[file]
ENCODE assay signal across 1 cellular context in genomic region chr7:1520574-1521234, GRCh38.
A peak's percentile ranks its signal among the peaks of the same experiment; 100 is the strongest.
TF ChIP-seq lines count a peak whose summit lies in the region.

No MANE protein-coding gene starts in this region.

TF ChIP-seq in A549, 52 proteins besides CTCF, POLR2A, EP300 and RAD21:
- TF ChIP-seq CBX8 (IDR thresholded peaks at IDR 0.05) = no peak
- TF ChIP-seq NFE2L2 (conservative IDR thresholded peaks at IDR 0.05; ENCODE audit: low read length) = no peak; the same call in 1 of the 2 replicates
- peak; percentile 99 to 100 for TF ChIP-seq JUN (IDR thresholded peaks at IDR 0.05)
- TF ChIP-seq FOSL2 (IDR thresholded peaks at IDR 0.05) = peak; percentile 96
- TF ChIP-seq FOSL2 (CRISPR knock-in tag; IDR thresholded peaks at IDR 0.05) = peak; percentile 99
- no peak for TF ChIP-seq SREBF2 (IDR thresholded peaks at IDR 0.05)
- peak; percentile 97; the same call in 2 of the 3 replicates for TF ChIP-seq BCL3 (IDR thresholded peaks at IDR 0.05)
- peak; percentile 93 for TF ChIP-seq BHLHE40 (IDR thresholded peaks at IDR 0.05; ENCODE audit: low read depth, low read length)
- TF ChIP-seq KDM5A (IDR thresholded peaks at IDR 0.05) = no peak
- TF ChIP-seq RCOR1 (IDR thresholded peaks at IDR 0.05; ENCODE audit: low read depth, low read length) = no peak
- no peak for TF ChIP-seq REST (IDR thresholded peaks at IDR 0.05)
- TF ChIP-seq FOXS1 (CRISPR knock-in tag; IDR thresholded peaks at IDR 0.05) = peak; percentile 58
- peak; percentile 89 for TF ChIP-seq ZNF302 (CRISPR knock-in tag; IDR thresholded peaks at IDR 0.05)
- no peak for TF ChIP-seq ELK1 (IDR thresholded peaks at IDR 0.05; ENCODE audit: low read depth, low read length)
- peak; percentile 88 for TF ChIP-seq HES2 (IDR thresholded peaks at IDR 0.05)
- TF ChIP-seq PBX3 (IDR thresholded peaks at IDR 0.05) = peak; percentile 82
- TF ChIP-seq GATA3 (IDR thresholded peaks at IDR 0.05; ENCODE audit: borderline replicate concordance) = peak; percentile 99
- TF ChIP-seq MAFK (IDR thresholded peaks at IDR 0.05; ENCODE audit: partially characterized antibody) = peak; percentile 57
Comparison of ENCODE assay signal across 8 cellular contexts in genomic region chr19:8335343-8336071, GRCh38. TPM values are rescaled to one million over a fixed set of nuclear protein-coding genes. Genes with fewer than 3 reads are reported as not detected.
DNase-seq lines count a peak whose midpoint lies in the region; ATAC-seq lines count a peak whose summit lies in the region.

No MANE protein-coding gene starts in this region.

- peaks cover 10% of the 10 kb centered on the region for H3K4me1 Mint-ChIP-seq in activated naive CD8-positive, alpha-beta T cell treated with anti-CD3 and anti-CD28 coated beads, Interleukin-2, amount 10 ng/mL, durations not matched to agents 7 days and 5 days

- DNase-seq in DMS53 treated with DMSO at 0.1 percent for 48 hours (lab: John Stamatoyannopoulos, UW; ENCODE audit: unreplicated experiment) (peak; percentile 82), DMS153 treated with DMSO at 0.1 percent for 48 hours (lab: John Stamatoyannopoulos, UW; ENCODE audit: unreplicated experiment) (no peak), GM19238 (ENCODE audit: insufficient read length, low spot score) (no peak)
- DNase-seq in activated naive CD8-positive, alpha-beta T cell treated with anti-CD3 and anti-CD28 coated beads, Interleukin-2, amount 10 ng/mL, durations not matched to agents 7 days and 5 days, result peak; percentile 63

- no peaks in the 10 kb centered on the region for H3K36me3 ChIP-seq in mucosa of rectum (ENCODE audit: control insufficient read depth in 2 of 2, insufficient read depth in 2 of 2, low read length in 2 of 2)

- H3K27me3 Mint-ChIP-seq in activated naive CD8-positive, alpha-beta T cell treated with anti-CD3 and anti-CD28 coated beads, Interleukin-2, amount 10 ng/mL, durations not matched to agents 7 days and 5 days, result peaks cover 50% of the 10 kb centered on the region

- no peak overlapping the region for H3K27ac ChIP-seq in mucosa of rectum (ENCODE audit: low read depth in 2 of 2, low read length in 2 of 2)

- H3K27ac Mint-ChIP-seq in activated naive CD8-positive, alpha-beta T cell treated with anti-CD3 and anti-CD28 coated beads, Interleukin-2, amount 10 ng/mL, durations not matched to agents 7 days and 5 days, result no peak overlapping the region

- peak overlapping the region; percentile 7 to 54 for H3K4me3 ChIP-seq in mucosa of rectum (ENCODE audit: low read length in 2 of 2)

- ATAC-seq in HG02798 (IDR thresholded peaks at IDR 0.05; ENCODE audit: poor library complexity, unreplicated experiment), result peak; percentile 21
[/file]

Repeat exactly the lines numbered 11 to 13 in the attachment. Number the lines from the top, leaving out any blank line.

- no peak for TF ChIP-seq SREBF2 (IDR thresholded peaks at IDR 0.05)
- peak; percentile 97; the same call in 2 of the 3 replicates for TF ChIP-seq BCL3 (IDR thresholded peaks at IDR 0.05)
- peak; percentile 93 for TF ChIP-seq BHLHE40 (IDR thresholded peaks at IDR 0.05; ENCODE audit: low read depth, low read length)